A good way of thinking of this that Greg heard a while back was that Democrats and Republicans are like two divorced parents arguing about whose fault it is that their son is drowning in a lake, WHILE their son is drowning in a lake!
If caring for vulnerable people is a high priority on God’s list, then it has to be a priority for us.
Of course no country does a good job of this, we are all oppressed spiritually. But at the very least the American church should reflect God’s priorities. And on the whole, the issue of justice for the vulnerable, including foreigners, has been off radar screen. Most think it is the government’s job (and many in the government think it is the church’s job!)
Whether the government does anything about this or not, Jesus says justice is OUR responsibility. The Good News is only good if it applies to the whole person. People need not only a saved soul, but a place to live, shelter, food, and clothes. God loves the whole person.
Jesus personally identifies with the vulnerable in Matthew 25:34-40 and holds up our treatment of the vulnerable as the defining characteristic that separates the sheep from the goats. This topic is of premium importance to God.
If the church’s priority is to reflect God, then you would expect that to be reflected in budgets. Not just what you say, but follow the money. The budget should reflect that. But all too often it is not. Greg shared the story from back when Woodland Hills was thinking of getting their own building, they met with a builder who showed them another church they had done. They believed, like many, that opulence and abundance was a sign of being blessed. And this clearly was true for that church — the closet in the pastor’s office was bigger than Greg’s whole office is now! And meanwhile a homeless community was just down the street, and there were drugs and poverty everywhere. Without judging that church, it did cause the Woodland Hills board to question, do people sleeping in the street in January, while the pastor sits behind an imported cherrywood desk bigger than your car really reflect God’s priorities?
So this informed how Woodland Hills chose their current location, with lots of space to use on other projects like our food shelf, homeless shelter in the winter, and, more recently, we are home to a new nonprofit called Settld, who builds tiny homes for those experiencing homelessness. The vision is to create tiny home villages in the large and often unused parking lots of churches. WH has given them the use of 70,000 indoor square feet to build these tiny homes regardless of weather.
The second main point that we can pull from the prophets has to do with the dry bones vision, a prophecy in Ezekiel 37. It details a vision revealed to the prophet Ezekiel, where he sees himself standing in a valley full of dry human bones. He is told to deliver a prophecy, and when he does, the bones connect into human figures, the bones become covered with tendons, flesh and skin. They represent the lifeless Israel — there is no life in dry bones, but they would come back to life with muscles and tendons and become God’s righteous army.
What Ezekiel is predicting here is that the law and work by itself led to death, but that Christ would come and fulfill it by breathing life and flesh back into us, allowing us to rest in his grace, saving us from the inside out.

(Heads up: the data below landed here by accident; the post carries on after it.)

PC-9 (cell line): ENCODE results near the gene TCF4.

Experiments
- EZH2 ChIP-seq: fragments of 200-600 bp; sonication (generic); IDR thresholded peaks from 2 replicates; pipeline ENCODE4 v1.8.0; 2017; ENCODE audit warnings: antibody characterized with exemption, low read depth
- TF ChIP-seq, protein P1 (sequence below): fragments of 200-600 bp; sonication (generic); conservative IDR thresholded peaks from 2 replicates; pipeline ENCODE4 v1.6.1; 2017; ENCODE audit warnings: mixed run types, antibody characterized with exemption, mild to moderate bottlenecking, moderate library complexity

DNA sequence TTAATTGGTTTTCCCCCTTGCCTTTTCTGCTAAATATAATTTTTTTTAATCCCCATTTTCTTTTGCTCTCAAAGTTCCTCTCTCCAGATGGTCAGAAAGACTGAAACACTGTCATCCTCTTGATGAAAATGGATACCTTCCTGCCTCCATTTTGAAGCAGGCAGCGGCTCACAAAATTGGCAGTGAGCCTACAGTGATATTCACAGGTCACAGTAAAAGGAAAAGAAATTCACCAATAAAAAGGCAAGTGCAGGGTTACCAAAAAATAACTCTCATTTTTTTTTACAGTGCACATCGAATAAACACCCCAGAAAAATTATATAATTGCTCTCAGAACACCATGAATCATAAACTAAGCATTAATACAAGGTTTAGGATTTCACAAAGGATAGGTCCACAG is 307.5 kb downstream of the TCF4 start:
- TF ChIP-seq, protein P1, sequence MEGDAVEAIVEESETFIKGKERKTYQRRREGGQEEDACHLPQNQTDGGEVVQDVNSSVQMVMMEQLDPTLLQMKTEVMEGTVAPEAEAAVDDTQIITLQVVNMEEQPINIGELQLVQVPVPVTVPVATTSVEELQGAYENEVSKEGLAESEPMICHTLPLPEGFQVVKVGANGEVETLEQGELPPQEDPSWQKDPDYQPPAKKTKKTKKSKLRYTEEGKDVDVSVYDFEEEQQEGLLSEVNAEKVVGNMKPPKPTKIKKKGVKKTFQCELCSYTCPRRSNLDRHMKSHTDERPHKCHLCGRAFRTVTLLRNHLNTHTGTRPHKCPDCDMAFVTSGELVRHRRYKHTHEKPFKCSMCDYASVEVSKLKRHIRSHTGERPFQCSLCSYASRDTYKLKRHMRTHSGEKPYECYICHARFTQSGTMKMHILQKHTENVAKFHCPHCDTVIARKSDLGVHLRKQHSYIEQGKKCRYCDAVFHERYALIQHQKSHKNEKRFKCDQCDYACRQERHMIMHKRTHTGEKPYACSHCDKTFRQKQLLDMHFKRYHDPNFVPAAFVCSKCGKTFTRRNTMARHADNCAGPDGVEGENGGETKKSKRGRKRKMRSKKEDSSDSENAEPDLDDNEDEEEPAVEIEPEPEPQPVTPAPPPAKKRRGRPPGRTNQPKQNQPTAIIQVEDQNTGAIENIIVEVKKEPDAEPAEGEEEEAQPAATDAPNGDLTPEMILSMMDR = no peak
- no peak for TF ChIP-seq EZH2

In Galatians 3:23-25, Paul saw that Israel did not just happen to fail in fulfilling the law – It’s that they couldn’t have kept the law if they had tried. The whole purpose was to demonstrate that we can’t keep it, and instead we have to ask God to save us.
In Hebrews 8:13 This is repeated, that there is something obsolete about first covenant. The old covenant was all an accommodation, meant eventually to lead us to the new covenant with Christ.
As we always teach at Woodland Hills, if you want to know what God is like, look at Jesus. Now that we have Jesus, we can stop looking at the shadow of God that we find in the old covenant, and we can look instead at the real thing. And, trying to find life through the law, apart from grace, you are like dead bones.
This requires that we trust that God is really as beautiful as that — and to be wiling to die to the old, and surrender to God to breathe life into you. But this surrender means we have to carve out time to let God breathe life into us. It is a kind of rest, which is hard for us in this country where we are used to achieving all the time. Grace requires resting in God. We have to carve out time for this. He loves you and wants to spend time with you.
Just like when you get married and have kids and before long you and your spouse stop hanging out together. You forget reason you got married in first place. And this is what “date night” is all about! You have to carve out time to keep that connection alive.
Knowing your are loved, and experiencing that love — this is the fuel of the kingdom. When we do this, we stop trying to get life from our adherence to the law, and instead we become full from the inside out as predicted by the vision shown to Ezekiel. And when this happens, the rest takes care of itself.
It’s not that sin does not matter, and it’s not that our works (such as justice) do not matter. It’s that our works by themselves leave us dead, but when we rest and allow God to breathe into us from the inside out with his love, we start caring about works like justice for the vulnerable because we feel like we have enough to spare. When we are filled with the love of God, we become motivated by love, which is the greatest motivation of all. Hide Extended Summary